Osaka Bay

Fairfield
20th May 2005, 13:17
One of what was termed the G2-Second Generation-container ships of about 50000grt built in the 1970s.
She and her sisters were all built in Hamburg for Overseas Containers and I can remember seeing CARDIGAN BAY and another one of them under construction.Now dwarfed by the new breed of giant containerships.
This was taken in Southampton in 1978.

Doug Rogers
21st May 2005, 04:54
Good picture Paul, not a bad looking vessel as container ships go!!.
Doug

Fairfield
22nd May 2005, 19:54
Yes,they looked good as did quite a lot of similar ships built then.Can/t say the same for these biggies of today!

Bob S
22nd May 2005, 20:25
Followed her down Southampton Water on one of the old Red Funnel ferries with camera in hand, never did catch up with her.

Rhiw.com
23rd May 2005, 00:43
:rolleyes: Good picture Paul, not a bad looking vessel as container ships go!!.
Doug
They all look good from the back of a taxi!!!!!

Doug Rogers
23rd May 2005, 01:16
Followed her down Southampton Water on one of the old Red Funnel ferries with camera in hand, never did catch up with her.

Yes they did move along a little whereas the old Red Funnel puffers probably managed a bit over twelve knots or so..but perhaps they are a bit faster now..long time since I travelled on the ferry by that route..happy days tho!!.

Doug Rogers
23rd May 2005, 01:18
:rolleyes:
They all look good from the back of a taxi!!!!!

Good comment!! (H) (H)

janbonde
12th November 2005, 21:14
The first OCL were 28800 t a couple of friends of mine were in them Encounter,Botany,Flinders,Moreton,Jarvis Bay,one other I cannot remember

Frank P
12th November 2005, 23:51
My brother worked on the Osaka Bay, Liverpool Bay, Cardigan bay and Tokyo Bay for many years, first for Blue funnel/OCL and then P+O.
Frank

jimmaclean
13th November 2005, 21:44
I sailed on the Cardigan, Osaka & Liverpool. All were originally steamers but were re-engined with 2 off 8RND90M sulzers. Good accommodation, excellent bars & built with teak decks aft of the accom block in the swimming pool area. Newer far easters were not as people friendly and lacked the character.

Any Port in a Storm
3rd March 2006, 10:49
janblonde - the other was the Discovery Bay.
I had the 'pleasure' of sailing on the Flinders, Cardigan and Tokyo a good few years ago.
Apparently, before the Liverpool Bay class were re-engined (around 1980, although they kept the same shafting) they could do over 30kts. They were built like brick sh*t houses which is why they were able to run almost flat out right up until they were scrapped, although as duty engineer you spent a good portion of your night down below...

ruud
17th February 2007, 09:11
Ahoy,
Just found these in the old box:

Twerp
20th October 2014, 23:58
I sailed on Osaka Bay in the 70s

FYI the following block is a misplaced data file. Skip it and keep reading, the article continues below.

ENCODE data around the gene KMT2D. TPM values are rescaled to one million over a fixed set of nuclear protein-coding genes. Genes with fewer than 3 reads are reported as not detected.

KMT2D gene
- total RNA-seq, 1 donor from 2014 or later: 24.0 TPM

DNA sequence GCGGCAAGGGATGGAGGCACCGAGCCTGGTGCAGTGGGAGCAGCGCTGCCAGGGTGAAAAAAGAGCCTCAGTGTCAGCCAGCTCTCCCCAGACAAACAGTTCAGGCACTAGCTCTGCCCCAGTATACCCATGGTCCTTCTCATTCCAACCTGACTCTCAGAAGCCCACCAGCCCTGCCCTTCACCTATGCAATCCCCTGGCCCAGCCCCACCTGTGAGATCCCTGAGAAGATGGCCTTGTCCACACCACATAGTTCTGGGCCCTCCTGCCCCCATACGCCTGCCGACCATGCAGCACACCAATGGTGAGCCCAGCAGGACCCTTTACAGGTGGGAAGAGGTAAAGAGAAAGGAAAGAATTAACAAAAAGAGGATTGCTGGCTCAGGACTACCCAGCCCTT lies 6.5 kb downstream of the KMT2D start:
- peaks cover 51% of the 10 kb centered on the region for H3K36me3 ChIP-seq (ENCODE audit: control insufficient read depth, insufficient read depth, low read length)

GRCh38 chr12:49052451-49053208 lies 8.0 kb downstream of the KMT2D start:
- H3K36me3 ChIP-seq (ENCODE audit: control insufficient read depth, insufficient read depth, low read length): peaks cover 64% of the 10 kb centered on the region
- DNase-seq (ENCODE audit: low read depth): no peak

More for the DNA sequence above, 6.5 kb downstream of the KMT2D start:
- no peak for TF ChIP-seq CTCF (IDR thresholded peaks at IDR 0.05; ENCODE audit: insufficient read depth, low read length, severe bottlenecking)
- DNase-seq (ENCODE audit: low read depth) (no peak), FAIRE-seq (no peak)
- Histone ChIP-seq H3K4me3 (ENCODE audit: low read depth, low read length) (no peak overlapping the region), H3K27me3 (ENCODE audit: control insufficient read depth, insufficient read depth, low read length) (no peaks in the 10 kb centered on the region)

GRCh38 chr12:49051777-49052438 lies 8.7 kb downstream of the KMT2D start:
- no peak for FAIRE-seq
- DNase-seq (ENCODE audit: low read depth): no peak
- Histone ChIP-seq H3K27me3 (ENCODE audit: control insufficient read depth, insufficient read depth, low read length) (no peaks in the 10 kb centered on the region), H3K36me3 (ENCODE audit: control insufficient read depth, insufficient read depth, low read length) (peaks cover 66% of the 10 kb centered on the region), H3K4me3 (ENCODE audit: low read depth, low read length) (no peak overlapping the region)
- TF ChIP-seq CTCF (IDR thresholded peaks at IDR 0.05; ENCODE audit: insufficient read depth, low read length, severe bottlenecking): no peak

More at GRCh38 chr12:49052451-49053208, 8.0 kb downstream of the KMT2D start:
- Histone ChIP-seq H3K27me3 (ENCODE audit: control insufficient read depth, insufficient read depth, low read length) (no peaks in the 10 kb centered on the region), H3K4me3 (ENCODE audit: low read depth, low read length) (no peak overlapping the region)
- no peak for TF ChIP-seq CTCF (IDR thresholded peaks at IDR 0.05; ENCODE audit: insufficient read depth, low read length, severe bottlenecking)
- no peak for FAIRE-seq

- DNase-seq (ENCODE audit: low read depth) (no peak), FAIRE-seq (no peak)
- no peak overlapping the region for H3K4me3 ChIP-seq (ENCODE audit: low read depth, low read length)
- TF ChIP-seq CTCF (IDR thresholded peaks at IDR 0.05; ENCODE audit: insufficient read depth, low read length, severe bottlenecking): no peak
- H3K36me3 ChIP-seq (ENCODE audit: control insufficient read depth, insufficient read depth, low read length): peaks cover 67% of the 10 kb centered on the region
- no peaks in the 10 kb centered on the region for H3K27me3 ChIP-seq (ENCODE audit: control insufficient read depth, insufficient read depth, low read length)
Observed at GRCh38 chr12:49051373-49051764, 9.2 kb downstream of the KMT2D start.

Twerp
21st October 2014, 00:00
Sailed on 4 of the Liverpool Bay class in the 70s. Liverpool Bay, Kowloon Bay, Osaka Bay and Tokyo Bay.

makko
21st October 2014, 19:57
What department, Twerp? They were all Ocean Fleets vessels.
Rgds.
Dave

Twerp
21st October 2014, 20:16
Engine room. I done my steam time on them. Last one I was on was in dry dock Hamburg 1979.

Twerp
21st October 2014, 20:26
Yes I sailed on them all except Cardigan Bay. Tokyo, Kowloon, Liverpool and Osaka Bay. I was withe Ocean from 1962 to 1987.

makko
22nd October 2014, 16:12
Twerp,

Did you know Dave Hooper, 2/E from Manchester? I sailed with him on Barber Blue Sea when he was getting motor time in for a return to the Bays after re-engining.

I heard that they were a complete nightmare following the conversion, the principal problem being that the engines were mounted at an angle to couple to the existing shafts. I remember one trip on the Barber Priam when we were arrested in New Orleans after a Bay boat had clipped a bulker when accelerating up (people told me it was akin to a power boat!) after exiting the Suez Canal.

Rgds.
Dave

Twerp
24th October 2014, 01:02
I did know Dave Hooper. But not heard of him for a long time. He lived in Flixton.

Twerp
24th October 2014, 01:06
Correction Davyhulme

James_C
24th October 2014, 01:21
Twerp,

Did you know Dave Hooper, 2/E from Manchester? I sailed with him on Barber Blue Sea when he was getting motor time in for a return to the Bays after re-engining.

I heard that they were a complete nightmare following the conversion, the principal problem being that the engines were mounted at an angle to couple to the existing shafts. I remember one trip on the Barber Priam when we were arrested in New Orleans after a Bay boat had clipped a bulker when accelerating up (people told me it was akin to a power boat!) after exiting the Suez Canal.

Rgds.
Dave

Dave,
You are correct in that the converted Bays had that problem with inclined engines. BP had a similar issue when they converted BRITISH RESOURCE from steam turbine to slow speed diesel in the late 80s. Their solution was to leave the stern tube/shaft arrangement intact on cost grounds, but build the slow speed diesel on stilts on the level (so to speak) with a coupling between the two. They also left all the auxiliaries steam powered, so she retained her two large boilers.
Not exactly ideal as you might imagine and she was known as something of a work up for the engineers. I'm sure Satanic Mechanic can elaborate further - I'm but a mere deckie!

makko
24th October 2014, 15:04
Dave,
You are correct in that the converted Bays had that problem with inclined engines.

Thanks, Jim. Some of the guys that I talked to were literally on the verge of a nervous breakdown! The biggest problem were scavenge fires as the oil would not drain and would pool in the scavenge manifold. Added to that was the reutilization of various odd bits of pipe to cut costs with attendant dissimilar metal corrosion leading to leaks everywhere. I have it on good authority that a lot of the old steam queens were brought to tears!
Rgds.
Dave